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Management Framework and Solution Availability

Think of the availability of an interaction management solution as the amount of time that the solution is available to process enterprise interactions. Two major categories of events affect availability: changes in the operating conditions and failures. The first category combines the various operational and maintenance activities that require temporary shutdown and restart of the entire system or of one of its components. The second category deals with the temporary inability of the solution to perform its required functions because of operator errors or software faults.

Given the complexity of the solution architecture, remember that:

  • Any interaction management solution relies on functionality provided by a number of components, each performing a specific task. The overall availability of a solution depends on the availability of each of the components involved.
  • Interaction management solutions do not operate in isolation. On the contrary, they essentially bring together various business resources, such as telephony switches, call-processing telephony terminations, database management systems, and Internet communication servers. As such, the inability of an interaction management solution to perform its required function may be the result of the unavailability of an external component or system.
  • Genesys solutions, which consist of software components only, operate on hardware platforms that require maintenance and that are subject to failures. For example, running redundant processes on the same host may work in the presence of a software failure; however, it offers no protection if the computer itself or a communication link to it fails. The availability of a solution can never be greater than the availability of the underlying hardware platform.

The Genesys Framework is designed to minimize the impact on solution availability associated with operational and maintenance activities. Because the Configuration Layer updates solutions about any configuration changes at runtime, uninterrupted solution operations are guaranteed regardless of the number or frequency of changes made to the contact center environment. Dynamic reconfiguration is a standard feature of every Genesys 7.x and 8.x component and does not require you to make any special adjustments to enable configuration settings.

Solution availability can also be affected by accidental operator errors, unauthorized actions, or actions that are carried out in a less than skillful manner. The data integrity rules implemented in the Configuration Layer greatly reduce errors of the first type. The basic integrity rules common across all solutions are supported by Configuration Server, and therefore enforced regardless of the type of client application through which the data is managed. More advanced integrity rules specific to a particular solution are implemented in the solution wizards. Genesys recommends that you use wizards for the initial deployment of solutions and major configuration updates in the course of solution operation.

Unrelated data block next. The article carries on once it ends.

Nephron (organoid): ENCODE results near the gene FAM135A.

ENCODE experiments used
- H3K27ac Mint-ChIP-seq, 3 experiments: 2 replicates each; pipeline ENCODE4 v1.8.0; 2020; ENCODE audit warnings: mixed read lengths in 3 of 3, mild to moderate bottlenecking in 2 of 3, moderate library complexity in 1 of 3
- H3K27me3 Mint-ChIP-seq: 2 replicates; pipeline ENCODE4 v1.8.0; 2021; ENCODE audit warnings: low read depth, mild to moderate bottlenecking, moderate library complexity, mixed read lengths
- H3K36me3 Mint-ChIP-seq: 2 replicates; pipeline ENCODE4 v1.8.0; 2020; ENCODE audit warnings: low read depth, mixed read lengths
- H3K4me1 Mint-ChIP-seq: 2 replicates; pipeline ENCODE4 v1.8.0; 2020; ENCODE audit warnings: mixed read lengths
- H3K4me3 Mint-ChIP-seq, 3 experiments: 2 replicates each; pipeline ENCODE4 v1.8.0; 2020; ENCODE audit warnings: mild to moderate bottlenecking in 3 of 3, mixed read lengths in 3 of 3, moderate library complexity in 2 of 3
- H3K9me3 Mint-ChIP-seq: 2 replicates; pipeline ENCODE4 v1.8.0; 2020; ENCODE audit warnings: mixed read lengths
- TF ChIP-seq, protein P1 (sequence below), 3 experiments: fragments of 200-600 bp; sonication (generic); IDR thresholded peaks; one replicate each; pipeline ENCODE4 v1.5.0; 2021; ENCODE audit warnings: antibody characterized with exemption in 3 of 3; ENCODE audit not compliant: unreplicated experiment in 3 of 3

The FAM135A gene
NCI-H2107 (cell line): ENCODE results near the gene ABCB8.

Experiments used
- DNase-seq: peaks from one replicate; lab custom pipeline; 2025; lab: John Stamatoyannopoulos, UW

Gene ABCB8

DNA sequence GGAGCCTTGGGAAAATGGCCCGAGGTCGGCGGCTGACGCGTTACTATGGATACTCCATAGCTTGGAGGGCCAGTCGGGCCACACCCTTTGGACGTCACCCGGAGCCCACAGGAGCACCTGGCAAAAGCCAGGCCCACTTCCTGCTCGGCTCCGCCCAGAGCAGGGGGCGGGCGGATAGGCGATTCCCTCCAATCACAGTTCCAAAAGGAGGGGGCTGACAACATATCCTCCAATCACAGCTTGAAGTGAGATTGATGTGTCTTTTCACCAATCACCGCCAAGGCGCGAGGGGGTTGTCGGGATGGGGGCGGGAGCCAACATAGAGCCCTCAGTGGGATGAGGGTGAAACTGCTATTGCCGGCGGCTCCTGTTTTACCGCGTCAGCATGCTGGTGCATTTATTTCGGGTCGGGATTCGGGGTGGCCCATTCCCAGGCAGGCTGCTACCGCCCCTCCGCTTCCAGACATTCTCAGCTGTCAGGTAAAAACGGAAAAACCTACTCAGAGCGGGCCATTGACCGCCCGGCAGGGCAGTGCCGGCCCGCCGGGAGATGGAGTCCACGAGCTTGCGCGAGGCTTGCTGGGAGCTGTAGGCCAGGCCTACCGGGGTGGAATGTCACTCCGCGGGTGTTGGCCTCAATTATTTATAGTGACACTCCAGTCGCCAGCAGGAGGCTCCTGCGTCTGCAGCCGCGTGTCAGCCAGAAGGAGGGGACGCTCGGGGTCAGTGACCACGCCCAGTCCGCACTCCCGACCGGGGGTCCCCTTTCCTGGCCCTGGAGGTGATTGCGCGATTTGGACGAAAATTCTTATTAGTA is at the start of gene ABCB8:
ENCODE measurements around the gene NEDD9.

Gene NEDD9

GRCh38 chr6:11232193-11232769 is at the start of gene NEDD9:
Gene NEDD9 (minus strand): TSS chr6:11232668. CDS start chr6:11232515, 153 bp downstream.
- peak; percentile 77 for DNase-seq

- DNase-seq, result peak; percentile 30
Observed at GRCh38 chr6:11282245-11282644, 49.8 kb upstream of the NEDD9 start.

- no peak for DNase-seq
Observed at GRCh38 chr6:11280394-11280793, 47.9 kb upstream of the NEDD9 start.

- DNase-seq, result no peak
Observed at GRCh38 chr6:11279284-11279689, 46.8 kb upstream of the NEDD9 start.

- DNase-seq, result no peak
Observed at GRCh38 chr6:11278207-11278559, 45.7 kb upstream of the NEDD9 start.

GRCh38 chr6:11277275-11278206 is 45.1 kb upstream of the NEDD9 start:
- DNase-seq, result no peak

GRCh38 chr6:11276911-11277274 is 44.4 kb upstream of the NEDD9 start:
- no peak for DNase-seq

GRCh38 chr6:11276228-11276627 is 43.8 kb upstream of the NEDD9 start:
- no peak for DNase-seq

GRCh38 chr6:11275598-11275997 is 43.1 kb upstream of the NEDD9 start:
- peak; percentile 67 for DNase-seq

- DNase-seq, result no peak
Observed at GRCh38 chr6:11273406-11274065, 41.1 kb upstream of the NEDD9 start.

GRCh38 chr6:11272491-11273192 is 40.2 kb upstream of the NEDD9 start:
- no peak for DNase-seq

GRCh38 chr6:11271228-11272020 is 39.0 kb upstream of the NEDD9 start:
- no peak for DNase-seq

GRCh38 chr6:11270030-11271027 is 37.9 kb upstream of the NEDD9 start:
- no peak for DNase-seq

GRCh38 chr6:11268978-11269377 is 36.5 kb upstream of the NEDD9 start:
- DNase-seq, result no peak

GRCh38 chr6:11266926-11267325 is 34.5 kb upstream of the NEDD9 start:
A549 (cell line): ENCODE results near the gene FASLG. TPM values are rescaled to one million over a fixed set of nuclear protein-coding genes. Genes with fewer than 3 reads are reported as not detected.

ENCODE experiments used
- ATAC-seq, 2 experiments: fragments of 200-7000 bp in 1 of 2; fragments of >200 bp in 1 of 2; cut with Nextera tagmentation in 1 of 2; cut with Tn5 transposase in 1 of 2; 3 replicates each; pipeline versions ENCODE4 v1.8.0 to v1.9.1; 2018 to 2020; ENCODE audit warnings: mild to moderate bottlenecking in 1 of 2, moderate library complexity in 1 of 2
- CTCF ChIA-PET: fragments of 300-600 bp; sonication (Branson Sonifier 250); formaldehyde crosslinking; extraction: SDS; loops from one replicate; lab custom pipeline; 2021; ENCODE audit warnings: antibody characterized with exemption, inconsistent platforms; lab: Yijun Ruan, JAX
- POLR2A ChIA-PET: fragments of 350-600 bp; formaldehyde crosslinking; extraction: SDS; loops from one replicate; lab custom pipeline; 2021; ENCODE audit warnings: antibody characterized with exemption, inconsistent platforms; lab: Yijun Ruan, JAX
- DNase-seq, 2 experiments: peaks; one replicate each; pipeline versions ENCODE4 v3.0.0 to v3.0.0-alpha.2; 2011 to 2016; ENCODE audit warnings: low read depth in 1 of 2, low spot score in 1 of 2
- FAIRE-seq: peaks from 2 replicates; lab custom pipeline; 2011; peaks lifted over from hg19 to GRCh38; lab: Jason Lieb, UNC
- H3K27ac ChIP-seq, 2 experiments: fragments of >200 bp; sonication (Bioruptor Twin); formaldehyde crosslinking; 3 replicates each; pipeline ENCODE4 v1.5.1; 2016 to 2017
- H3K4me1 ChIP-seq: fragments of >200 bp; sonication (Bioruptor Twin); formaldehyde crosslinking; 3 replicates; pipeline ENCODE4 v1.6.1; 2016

Solution availability can also be impacted by the occurrence of a disaster, natural or man-made, that causes an entire site to go down. See Disaster Recovery/Business Continuity for a new Disaster Recovery architecture to prevent permanent failure of Management Framework itself because of the loss of the entire site.

Genesys Framework also provides a comprehensive set of access control functions that help minimize the risk of failures associated with unskilled or unauthorized operator actions. For more information about these functions, see Security Considerations.

Finally, to reduce the impact on solution operations, schedule all operational and maintenance activities that directly affect system behavior for off-peak hours, when solutions operate at minimum loads.

Faults-accidental and unplanned events causing a system to fail-present the biggest challenge to solution availability. The functions that detect, isolate, and correct various types of faults are partly incorporated into every Genesys component and partly implemented in the Management Layer of the Genesys Framework. Refer to the Framework Management Layer User's Guide for more information about the various fault-detection mechanisms implemented in Genesys software.

This page was last modified on May 8, 2018, at 11:22.

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